the best poems mean what they say and say it.

To read poetry requires only courage

enough to leap from the edge

and trust.

Treat a poem like dirt,

humus rich and heavy from the garden.

Later on it will become the fat tomatoes

and golden squash piled high upon your kitchen table.

Poetry demands surrender,

language saying what is true

doing holy things to the ordinary.

Read just one poem a day.

Someday a book of poems may open in your hands

like a daffodil offering its cup

to the sun.

When you can name five poets

without including Bob Dylan,

when you exceed your quota

and don’t even notice,

close this manual.

Congratulations.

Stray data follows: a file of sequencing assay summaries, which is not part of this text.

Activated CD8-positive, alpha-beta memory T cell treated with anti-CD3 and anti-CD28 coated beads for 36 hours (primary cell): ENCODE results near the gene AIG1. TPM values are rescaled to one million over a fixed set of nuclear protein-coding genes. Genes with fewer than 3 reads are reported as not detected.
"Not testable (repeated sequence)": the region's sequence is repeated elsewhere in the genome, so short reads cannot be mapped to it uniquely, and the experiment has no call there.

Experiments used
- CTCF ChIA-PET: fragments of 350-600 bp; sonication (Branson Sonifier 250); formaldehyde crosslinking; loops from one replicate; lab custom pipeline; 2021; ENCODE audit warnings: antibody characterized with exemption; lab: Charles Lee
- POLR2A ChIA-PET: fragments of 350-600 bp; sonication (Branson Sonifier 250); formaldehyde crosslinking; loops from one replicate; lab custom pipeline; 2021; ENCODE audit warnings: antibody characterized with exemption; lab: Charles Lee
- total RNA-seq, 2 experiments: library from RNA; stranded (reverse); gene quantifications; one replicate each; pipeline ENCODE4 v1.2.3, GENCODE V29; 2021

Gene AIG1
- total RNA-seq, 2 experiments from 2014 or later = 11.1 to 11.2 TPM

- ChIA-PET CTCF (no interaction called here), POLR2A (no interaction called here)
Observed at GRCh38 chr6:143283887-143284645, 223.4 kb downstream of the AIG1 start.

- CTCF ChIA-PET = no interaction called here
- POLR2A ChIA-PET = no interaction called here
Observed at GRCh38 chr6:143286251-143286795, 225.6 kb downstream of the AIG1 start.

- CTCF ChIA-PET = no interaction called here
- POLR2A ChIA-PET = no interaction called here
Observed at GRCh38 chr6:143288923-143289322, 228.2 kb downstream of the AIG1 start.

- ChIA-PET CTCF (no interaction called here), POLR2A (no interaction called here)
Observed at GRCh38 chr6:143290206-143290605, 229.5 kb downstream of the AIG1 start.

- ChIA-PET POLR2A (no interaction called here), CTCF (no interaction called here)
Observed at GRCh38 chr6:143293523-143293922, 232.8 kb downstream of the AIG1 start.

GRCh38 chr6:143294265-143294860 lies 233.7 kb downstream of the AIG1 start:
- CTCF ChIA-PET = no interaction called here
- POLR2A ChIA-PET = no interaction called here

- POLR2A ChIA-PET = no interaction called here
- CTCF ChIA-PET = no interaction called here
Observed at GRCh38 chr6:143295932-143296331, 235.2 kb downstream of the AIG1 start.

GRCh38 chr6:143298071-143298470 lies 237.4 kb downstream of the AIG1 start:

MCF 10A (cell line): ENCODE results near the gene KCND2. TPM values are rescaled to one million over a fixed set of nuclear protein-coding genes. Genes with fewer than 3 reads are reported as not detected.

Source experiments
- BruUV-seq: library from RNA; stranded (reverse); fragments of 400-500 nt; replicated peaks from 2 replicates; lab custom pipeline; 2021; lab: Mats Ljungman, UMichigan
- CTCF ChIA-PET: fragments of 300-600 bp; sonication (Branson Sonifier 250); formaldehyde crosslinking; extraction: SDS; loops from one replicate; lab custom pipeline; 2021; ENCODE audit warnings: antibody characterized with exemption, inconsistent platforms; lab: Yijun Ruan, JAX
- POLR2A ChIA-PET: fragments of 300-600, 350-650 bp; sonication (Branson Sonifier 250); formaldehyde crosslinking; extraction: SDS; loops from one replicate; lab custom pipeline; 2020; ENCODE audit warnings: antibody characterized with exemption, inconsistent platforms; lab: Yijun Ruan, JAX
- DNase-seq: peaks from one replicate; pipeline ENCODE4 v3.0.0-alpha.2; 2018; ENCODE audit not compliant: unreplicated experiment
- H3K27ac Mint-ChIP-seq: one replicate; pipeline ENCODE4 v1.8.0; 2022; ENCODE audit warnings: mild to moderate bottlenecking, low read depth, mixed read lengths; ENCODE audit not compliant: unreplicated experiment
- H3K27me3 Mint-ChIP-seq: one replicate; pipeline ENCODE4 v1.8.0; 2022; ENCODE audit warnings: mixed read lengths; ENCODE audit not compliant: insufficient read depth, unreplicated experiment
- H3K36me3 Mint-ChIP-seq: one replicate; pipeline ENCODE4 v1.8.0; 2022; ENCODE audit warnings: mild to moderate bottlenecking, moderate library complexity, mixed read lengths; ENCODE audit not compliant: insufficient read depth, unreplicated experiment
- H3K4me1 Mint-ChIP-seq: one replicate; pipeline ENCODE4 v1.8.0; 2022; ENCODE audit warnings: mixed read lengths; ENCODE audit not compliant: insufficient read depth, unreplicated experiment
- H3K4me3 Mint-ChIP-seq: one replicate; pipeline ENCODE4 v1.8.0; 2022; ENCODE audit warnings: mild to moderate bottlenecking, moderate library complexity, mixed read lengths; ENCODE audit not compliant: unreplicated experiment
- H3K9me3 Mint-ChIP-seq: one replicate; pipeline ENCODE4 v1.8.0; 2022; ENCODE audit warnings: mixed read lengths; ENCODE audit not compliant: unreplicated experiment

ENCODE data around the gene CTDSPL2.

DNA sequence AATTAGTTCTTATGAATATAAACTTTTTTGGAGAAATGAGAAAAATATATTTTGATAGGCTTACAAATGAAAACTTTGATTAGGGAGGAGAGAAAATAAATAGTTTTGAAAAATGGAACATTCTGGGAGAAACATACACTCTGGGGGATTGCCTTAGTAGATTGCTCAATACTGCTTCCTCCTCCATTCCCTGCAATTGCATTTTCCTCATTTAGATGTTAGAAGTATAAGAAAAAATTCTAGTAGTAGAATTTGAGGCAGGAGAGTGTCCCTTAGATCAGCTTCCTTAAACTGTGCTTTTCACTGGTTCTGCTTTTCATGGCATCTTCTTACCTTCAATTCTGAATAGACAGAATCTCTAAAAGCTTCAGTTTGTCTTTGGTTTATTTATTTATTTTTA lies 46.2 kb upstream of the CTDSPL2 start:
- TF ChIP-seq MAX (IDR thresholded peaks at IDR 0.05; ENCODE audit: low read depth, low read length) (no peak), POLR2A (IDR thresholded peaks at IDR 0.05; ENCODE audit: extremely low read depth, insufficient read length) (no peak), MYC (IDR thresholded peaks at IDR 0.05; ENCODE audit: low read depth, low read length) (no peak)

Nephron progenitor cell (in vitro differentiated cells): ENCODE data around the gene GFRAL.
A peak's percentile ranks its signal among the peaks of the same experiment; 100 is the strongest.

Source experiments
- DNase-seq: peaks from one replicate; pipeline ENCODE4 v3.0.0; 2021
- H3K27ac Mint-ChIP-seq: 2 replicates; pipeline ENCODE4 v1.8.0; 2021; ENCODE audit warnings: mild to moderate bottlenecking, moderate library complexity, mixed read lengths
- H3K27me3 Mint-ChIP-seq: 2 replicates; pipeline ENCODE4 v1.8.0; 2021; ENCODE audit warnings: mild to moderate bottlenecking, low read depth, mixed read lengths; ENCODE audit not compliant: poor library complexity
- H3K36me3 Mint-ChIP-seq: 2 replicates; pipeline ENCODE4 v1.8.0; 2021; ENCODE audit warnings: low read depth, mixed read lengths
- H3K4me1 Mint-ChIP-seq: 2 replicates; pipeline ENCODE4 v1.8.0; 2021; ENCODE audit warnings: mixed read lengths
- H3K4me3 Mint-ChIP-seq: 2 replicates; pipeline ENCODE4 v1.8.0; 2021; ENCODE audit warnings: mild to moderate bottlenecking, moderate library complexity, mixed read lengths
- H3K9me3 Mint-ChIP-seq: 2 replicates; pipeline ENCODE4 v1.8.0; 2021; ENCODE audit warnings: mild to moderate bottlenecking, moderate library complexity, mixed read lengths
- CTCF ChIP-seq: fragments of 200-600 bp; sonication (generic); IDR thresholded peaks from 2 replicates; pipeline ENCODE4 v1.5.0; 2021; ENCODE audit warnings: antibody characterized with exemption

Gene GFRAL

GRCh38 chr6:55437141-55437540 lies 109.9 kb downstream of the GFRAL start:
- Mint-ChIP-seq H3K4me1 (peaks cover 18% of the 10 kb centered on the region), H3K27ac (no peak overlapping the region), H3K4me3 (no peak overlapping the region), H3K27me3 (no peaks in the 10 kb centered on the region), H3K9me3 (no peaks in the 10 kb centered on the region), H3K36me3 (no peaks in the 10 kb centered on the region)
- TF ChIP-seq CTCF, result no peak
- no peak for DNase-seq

You can now read poetry.

https://www.facebook.com/video/video.php?v=1759323499617

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As for the update, well, I sent most of the important material from which I derived the last blog post about the restraints episode to the Office of Protection and Advocacy and by the afternoon of that very same day, I got a call from them telling me that they were going to do an investigation! Not maybe, but yes. This was quite a surprise. I did not expect to hear from them so soon, much less so definitively. They do not take every case after all,  but pick and choose from the many complaints that come their way. I have run into so many roadblocks that I was afraid that there too I would be shoved aside for other more important matters. But no, I think they too found this matter outrageous.